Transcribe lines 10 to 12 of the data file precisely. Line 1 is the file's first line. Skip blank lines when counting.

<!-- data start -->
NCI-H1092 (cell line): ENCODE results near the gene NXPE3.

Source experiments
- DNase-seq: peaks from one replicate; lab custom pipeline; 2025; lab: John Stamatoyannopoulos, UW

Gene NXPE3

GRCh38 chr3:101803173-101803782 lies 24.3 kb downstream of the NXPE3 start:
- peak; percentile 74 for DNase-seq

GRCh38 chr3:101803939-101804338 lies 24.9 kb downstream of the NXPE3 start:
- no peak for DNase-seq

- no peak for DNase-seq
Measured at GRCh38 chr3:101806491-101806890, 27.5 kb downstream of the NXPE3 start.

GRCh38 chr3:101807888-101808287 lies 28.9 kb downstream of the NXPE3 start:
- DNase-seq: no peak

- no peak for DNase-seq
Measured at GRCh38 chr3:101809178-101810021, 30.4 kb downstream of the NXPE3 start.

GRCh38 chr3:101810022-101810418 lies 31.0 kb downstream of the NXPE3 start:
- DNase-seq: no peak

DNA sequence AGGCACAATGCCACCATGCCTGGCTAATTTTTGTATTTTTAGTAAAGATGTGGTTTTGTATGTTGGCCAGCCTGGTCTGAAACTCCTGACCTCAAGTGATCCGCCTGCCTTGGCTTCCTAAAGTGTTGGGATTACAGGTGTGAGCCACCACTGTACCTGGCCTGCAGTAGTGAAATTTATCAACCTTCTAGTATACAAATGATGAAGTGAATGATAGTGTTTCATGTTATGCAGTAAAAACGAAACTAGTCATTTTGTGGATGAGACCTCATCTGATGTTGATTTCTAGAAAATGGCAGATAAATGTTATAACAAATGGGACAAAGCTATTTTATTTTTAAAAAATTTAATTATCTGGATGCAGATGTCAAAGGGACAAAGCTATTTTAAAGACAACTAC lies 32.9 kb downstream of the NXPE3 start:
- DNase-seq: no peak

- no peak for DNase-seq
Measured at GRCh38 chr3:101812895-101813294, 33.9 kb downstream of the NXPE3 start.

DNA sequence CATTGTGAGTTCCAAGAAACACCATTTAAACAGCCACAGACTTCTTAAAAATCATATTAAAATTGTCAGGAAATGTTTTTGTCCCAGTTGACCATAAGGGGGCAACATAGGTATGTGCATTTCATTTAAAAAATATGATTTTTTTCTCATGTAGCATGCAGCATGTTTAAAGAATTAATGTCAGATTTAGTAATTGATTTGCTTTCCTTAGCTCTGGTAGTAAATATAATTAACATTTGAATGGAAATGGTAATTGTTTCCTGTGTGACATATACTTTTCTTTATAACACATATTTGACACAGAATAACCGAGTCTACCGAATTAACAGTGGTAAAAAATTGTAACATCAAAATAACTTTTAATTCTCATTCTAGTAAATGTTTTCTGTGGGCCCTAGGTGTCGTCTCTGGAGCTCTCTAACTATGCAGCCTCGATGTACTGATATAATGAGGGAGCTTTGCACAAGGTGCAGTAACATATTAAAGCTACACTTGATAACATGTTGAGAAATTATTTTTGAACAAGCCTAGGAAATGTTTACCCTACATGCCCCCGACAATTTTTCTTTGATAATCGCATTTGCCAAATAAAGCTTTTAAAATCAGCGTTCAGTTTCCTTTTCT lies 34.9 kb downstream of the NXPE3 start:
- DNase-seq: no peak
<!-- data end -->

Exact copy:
Measured at GRCh38 chr3:101806491-101806890, 27.5 kb downstream of the NXPE3 start.

GRCh38 chr3:101807888-101808287 lies 28.9 kb downstream of the NXPE3 start:
- DNase-seq: no peak